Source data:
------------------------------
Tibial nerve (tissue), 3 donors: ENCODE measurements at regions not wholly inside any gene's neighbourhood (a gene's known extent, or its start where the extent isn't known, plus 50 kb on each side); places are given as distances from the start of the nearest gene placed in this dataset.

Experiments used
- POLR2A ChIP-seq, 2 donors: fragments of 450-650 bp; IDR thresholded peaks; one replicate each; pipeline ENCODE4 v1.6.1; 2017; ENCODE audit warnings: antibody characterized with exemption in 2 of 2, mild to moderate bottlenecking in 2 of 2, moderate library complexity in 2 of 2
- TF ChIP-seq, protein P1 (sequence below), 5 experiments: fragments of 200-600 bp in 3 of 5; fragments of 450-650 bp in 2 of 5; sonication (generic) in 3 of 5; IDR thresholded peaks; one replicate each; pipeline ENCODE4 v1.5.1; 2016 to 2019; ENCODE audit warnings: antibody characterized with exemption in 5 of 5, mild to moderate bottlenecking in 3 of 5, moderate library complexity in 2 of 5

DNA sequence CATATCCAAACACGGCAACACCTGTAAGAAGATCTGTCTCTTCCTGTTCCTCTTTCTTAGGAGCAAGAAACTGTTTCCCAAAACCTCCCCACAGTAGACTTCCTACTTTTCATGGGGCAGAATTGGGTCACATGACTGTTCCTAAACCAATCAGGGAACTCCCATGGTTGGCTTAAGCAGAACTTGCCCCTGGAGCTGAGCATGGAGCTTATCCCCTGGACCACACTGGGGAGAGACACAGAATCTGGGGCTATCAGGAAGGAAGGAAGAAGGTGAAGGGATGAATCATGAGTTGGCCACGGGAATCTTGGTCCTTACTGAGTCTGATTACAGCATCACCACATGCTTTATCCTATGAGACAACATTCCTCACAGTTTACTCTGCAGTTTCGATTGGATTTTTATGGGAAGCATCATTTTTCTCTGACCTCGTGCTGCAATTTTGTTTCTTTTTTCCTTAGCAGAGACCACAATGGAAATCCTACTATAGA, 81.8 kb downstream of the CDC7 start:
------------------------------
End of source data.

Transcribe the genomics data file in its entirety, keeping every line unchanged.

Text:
Tibial nerve (tissue), 3 donors: ENCODE measurements at regions not wholly inside any gene's neighbourhood (a gene's known extent, or its start where the extent isn't known, plus 50 kb on each side); places are given as distances from the start of the nearest gene placed in this dataset.

Experiments used
- POLR2A ChIP-seq, 2 donors: fragments of 450-650 bp; IDR thresholded peaks; one replicate each; pipeline ENCODE4 v1.6.1; 2017; ENCODE audit warnings: antibody characterized with exemption in 2 of 2, mild to moderate bottlenecking in 2 of 2, moderate library complexity in 2 of 2
- TF ChIP-seq, protein P1 (sequence below), 5 experiments: fragments of 200-600 bp in 3 of 5; fragments of 450-650 bp in 2 of 5; sonication (generic) in 3 of 5; IDR thresholded peaks; one replicate each; pipeline ENCODE4 v1.5.1; 2016 to 2019; ENCODE audit warnings: antibody characterized with exemption in 5 of 5, mild to moderate bottlenecking in 3 of 5, moderate library complexity in 2 of 5

DNA sequence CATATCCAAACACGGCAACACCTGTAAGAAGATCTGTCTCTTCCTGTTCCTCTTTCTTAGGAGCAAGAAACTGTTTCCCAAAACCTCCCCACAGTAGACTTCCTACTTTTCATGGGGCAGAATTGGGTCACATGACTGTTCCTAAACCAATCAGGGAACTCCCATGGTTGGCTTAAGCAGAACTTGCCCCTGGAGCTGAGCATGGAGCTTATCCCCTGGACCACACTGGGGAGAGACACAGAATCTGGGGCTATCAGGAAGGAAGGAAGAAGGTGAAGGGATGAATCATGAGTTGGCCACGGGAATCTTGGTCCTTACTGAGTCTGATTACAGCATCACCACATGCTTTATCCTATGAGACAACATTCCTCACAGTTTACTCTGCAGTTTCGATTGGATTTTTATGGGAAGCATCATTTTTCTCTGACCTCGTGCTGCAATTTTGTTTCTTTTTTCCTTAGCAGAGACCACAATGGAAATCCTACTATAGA, 81.8 kb downstream of the CDC7 start: